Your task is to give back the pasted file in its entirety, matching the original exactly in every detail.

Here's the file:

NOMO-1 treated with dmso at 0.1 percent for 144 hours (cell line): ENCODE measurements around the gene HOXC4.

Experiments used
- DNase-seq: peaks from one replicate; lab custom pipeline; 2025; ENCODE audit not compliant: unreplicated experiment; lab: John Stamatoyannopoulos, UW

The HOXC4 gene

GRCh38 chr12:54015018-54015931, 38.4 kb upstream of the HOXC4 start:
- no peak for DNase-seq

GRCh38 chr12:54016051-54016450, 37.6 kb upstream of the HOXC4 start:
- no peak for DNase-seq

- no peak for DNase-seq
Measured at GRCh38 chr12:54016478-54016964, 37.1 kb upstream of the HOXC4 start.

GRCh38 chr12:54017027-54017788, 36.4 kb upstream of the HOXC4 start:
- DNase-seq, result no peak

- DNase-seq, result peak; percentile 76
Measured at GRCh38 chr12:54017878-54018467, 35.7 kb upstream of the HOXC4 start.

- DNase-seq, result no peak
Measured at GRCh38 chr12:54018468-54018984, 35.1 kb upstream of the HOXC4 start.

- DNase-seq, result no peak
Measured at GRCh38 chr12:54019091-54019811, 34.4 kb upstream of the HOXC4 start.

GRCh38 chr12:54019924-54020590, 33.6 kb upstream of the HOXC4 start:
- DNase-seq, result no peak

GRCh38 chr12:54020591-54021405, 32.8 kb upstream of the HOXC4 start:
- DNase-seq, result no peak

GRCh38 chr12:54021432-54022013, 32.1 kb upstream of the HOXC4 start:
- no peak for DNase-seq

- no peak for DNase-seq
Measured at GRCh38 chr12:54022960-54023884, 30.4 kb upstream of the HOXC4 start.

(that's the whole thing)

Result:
NOMO-1 treated with dmso at 0.1 percent for 144 hours (cell line): ENCODE measurements around the gene HOXC4.

Experiments used
- DNase-seq: peaks from one replicate; lab custom pipeline; 2025; ENCODE audit not compliant: unreplicated experiment; lab: John Stamatoyannopoulos, UW

The HOXC4 gene

GRCh38 chr12:54015018-54015931, 38.4 kb upstream of the HOXC4 start:
- no peak for DNase-seq

GRCh38 chr12:54016051-54016450, 37.6 kb upstream of the HOXC4 start:
- no peak for DNase-seq

- no peak for DNase-seq
Measured at GRCh38 chr12:54016478-54016964, 37.1 kb upstream of the HOXC4 start.

GRCh38 chr12:54017027-54017788, 36.4 kb upstream of the HOXC4 start:
- DNase-seq, result no peak

- DNase-seq, result peak; percentile 76
Measured at GRCh38 chr12:54017878-54018467, 35.7 kb upstream of the HOXC4 start.

- DNase-seq, result no peak
Measured at GRCh38 chr12:54018468-54018984, 35.1 kb upstream of the HOXC4 start.

- DNase-seq, result no peak
Measured at GRCh38 chr12:54019091-54019811, 34.4 kb upstream of the HOXC4 start.

GRCh38 chr12:54019924-54020590, 33.6 kb upstream of the HOXC4 start:
- DNase-seq, result no peak

GRCh38 chr12:54020591-54021405, 32.8 kb upstream of the HOXC4 start:
- DNase-seq, result no peak

GRCh38 chr12:54021432-54022013, 32.1 kb upstream of the HOXC4 start:
- no peak for DNase-seq

- no peak for DNase-seq
Measured at GRCh38 chr12:54022960-54023884, 30.4 kb upstream of the HOXC4 start.